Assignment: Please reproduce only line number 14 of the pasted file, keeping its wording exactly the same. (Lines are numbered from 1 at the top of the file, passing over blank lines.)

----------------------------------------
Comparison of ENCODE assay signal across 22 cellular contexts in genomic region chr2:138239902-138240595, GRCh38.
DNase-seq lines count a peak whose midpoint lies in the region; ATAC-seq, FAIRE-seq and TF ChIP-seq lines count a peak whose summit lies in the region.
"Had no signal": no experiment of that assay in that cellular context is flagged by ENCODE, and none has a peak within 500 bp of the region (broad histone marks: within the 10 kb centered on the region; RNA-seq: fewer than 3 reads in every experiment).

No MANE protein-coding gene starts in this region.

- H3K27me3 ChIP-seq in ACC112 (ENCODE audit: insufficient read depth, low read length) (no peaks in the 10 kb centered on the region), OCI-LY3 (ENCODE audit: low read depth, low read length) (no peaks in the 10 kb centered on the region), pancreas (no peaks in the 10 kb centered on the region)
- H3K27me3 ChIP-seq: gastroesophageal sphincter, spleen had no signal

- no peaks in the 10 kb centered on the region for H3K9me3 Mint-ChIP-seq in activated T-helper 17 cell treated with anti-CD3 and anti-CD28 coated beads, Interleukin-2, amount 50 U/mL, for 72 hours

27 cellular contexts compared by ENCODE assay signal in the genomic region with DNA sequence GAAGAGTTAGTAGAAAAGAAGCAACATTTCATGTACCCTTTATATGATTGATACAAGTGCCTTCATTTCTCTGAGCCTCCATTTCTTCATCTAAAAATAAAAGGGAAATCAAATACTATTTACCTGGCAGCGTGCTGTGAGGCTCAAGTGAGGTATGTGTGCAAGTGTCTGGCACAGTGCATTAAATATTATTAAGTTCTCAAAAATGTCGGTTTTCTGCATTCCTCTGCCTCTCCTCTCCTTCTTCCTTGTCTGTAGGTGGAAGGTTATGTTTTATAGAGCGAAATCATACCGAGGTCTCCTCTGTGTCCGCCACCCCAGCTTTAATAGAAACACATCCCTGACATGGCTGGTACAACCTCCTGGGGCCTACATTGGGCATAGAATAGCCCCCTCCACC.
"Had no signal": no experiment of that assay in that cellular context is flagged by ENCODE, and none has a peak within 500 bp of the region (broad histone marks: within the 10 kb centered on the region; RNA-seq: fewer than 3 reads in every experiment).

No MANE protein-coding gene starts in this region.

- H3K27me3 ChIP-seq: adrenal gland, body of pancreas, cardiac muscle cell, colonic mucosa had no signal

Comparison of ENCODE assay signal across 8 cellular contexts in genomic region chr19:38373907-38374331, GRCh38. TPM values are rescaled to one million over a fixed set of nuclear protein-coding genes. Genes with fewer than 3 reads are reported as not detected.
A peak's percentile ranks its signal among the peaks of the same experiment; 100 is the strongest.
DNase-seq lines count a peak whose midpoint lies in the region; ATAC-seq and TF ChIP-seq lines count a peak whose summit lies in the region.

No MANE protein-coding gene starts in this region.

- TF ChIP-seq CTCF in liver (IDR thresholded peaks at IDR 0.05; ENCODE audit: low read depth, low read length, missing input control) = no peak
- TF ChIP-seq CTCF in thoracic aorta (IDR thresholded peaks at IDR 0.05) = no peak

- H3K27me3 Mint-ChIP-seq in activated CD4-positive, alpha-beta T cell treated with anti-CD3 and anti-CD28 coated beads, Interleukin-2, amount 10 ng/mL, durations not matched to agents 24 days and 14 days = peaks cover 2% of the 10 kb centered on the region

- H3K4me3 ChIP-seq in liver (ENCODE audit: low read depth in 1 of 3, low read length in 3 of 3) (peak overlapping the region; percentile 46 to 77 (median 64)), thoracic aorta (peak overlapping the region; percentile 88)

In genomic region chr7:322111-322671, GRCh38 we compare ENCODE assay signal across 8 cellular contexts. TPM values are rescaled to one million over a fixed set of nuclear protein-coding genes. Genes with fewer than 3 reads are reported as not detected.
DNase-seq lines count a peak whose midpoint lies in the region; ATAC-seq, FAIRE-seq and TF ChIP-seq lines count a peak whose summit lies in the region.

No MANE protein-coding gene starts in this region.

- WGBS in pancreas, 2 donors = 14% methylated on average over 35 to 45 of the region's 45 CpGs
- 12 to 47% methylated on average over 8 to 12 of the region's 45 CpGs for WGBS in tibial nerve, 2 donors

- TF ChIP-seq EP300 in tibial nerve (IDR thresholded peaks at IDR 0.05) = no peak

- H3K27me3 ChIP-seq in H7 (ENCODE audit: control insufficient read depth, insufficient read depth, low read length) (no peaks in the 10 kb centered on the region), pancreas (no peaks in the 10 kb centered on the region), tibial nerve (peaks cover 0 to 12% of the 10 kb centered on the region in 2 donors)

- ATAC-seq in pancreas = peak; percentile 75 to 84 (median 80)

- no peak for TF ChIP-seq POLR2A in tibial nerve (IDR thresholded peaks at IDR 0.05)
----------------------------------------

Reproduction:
DNase-seq lines count a peak whose midpoint lies in the region; ATAC-seq and TF ChIP-seq lines count a peak whose summit lies in the region.